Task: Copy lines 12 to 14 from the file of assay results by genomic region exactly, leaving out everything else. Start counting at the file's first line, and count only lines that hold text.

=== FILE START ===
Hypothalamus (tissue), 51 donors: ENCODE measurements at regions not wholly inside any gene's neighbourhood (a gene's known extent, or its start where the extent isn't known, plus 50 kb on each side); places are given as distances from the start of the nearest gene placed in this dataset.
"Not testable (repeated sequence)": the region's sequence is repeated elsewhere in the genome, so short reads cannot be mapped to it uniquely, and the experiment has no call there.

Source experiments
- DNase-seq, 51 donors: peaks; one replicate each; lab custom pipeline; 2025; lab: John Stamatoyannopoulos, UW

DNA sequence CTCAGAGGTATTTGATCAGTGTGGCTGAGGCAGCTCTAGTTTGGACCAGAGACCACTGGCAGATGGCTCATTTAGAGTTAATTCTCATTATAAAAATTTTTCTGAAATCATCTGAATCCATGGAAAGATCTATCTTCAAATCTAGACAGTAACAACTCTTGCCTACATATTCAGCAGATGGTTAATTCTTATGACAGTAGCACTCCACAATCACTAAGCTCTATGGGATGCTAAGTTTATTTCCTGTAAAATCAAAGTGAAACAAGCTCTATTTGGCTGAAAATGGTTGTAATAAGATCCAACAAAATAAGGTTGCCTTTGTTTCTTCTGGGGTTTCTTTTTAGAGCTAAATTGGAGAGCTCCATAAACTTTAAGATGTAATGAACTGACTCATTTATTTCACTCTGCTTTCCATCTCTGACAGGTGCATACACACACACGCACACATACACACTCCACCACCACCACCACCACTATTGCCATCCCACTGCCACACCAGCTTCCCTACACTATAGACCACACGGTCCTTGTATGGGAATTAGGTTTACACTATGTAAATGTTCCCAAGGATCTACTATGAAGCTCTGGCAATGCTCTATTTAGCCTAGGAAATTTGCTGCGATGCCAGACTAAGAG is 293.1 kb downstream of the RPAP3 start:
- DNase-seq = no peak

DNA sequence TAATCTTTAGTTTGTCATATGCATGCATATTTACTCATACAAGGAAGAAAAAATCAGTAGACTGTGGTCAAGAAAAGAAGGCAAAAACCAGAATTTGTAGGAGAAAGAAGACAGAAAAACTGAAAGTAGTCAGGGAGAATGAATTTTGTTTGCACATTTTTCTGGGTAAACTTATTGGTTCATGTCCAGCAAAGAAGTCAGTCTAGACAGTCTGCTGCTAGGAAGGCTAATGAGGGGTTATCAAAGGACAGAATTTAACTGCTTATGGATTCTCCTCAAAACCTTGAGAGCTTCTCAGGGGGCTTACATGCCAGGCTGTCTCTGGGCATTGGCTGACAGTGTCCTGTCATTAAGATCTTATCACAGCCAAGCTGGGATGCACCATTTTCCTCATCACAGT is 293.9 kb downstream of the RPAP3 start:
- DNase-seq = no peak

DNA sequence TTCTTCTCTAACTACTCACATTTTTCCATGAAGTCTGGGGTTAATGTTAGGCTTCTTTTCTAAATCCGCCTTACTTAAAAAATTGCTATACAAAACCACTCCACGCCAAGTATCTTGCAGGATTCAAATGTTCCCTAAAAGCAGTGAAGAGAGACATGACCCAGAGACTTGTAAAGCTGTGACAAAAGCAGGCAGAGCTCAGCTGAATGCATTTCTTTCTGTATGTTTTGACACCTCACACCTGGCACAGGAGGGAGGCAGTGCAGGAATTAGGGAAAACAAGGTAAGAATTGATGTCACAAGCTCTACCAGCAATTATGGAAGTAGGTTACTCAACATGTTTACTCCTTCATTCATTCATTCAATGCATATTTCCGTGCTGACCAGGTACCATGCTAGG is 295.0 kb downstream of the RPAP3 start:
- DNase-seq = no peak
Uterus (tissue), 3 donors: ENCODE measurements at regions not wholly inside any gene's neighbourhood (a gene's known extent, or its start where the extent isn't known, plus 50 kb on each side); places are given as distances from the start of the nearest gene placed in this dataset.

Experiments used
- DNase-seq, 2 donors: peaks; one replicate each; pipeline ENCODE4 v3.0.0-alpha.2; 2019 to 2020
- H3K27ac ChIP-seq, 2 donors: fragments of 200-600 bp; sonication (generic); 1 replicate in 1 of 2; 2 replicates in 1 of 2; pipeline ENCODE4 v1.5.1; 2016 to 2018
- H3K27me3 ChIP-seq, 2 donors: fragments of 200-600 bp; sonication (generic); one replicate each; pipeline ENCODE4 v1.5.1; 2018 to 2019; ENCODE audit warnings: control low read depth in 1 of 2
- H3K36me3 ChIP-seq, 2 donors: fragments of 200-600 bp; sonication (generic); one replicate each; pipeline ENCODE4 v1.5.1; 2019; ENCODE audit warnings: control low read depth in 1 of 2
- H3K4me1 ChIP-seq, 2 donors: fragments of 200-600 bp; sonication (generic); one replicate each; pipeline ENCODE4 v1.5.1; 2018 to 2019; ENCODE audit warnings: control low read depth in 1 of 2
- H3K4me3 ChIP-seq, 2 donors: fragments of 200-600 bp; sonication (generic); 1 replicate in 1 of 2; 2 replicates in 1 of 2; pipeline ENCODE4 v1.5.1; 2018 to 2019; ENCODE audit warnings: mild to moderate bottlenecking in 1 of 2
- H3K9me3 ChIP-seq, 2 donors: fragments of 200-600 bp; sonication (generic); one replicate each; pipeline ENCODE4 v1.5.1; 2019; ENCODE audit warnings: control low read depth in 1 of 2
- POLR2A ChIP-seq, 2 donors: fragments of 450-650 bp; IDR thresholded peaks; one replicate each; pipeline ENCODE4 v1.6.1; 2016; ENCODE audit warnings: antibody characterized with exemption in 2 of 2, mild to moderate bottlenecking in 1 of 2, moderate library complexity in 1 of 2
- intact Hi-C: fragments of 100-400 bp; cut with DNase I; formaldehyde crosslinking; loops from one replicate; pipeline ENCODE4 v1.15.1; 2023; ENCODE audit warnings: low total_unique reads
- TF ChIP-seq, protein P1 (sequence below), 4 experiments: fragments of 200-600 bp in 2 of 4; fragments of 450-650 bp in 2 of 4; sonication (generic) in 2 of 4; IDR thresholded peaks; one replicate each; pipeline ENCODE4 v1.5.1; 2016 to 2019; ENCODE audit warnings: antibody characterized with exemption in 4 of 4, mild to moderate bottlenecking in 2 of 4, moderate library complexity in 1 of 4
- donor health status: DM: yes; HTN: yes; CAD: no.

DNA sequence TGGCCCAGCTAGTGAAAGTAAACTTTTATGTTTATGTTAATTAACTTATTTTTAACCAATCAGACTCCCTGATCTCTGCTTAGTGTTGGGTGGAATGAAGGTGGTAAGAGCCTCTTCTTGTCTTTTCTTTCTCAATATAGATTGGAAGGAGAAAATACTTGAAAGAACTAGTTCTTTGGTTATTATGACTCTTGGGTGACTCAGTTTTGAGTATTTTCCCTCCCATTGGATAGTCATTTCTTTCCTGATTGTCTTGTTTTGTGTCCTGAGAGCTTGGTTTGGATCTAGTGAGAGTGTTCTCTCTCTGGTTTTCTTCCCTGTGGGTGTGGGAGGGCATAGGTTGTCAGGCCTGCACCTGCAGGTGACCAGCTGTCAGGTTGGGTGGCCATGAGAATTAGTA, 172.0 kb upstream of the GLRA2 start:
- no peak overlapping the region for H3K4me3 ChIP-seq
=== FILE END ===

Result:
Experiments used
- DNase-seq, 2 donors: peaks; one replicate each; pipeline ENCODE4 v3.0.0-alpha.2; 2019 to 2020
- H3K27ac ChIP-seq, 2 donors: fragments of 200-600 bp; sonication (generic); 1 replicate in 1 of 2; 2 replicates in 1 of 2; pipeline ENCODE4 v1.5.1; 2016 to 2018